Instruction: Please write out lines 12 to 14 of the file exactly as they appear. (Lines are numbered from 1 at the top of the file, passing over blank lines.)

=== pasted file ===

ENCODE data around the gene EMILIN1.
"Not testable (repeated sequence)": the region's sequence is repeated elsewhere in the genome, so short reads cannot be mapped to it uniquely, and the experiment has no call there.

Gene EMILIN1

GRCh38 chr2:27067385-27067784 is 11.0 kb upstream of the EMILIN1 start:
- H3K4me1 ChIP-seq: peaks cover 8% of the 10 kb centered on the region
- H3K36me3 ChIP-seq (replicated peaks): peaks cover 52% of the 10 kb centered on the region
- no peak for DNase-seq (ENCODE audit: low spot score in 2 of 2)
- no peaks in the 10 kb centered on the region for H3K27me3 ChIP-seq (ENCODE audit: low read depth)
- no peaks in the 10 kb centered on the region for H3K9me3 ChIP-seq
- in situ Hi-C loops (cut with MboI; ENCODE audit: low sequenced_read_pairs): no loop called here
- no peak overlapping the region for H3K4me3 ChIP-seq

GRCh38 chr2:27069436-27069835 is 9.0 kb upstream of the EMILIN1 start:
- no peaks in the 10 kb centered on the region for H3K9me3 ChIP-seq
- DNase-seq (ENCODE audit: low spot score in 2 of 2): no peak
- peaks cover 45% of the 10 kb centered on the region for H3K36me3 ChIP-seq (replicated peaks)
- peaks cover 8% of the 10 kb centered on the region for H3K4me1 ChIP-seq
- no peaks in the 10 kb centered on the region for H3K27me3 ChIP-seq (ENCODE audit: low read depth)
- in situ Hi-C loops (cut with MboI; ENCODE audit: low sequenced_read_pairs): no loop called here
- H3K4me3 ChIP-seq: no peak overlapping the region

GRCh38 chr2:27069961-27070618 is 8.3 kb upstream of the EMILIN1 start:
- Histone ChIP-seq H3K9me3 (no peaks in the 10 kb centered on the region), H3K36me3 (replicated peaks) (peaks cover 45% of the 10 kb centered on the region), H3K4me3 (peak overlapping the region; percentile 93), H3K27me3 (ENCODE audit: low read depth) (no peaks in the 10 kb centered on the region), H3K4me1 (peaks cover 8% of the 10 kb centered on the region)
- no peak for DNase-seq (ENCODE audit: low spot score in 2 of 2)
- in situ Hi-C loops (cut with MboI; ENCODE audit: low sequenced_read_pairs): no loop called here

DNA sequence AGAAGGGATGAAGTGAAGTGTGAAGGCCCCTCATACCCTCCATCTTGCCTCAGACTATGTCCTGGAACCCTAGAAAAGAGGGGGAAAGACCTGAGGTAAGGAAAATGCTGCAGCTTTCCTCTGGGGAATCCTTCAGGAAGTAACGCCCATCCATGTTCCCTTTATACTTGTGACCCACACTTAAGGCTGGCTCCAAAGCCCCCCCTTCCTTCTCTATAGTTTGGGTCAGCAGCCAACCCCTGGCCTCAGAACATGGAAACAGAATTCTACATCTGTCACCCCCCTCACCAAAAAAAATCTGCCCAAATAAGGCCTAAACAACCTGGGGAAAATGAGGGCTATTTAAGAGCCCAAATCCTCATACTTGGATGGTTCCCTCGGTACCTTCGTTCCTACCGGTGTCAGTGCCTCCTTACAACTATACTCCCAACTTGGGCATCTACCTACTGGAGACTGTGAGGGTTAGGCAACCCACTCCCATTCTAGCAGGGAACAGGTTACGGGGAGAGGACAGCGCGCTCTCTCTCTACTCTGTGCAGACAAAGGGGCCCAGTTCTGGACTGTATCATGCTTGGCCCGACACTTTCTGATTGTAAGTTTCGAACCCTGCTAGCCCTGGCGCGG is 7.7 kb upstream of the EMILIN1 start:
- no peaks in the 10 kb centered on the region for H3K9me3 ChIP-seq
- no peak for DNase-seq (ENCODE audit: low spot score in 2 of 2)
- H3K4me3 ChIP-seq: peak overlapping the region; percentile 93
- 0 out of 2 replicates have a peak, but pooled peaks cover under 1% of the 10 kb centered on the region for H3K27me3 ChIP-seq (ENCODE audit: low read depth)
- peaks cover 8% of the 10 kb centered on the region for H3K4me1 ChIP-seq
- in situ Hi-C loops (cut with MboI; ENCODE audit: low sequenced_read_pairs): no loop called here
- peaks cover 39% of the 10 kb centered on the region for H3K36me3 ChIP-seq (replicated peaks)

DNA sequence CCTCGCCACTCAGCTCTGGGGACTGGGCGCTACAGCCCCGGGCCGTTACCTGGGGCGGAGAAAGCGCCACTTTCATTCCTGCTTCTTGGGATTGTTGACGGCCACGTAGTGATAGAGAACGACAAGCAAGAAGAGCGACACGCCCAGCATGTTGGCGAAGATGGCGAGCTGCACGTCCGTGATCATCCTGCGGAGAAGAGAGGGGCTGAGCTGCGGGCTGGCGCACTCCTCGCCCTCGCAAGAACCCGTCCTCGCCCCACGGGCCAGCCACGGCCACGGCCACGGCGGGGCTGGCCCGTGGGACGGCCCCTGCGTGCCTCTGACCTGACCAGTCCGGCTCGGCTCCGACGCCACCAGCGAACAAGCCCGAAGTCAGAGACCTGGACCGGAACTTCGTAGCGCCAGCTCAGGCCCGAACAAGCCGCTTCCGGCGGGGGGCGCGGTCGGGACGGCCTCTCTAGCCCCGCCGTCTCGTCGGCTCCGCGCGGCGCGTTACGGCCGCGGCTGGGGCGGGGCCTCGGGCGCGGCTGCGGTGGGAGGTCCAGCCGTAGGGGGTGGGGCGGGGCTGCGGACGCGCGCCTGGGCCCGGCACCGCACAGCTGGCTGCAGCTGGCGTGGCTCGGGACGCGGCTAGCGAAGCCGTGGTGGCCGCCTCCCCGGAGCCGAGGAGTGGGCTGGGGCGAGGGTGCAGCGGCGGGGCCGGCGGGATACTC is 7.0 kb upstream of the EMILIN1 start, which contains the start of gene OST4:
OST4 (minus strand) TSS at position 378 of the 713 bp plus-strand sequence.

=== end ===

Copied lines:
GRCh38 chr2:27069436-27069835 is 9.0 kb upstream of the EMILIN1 start:
- no peaks in the 10 kb centered on the region for H3K9me3 ChIP-seq
- DNase-seq (ENCODE audit: low spot score in 2 of 2): no peak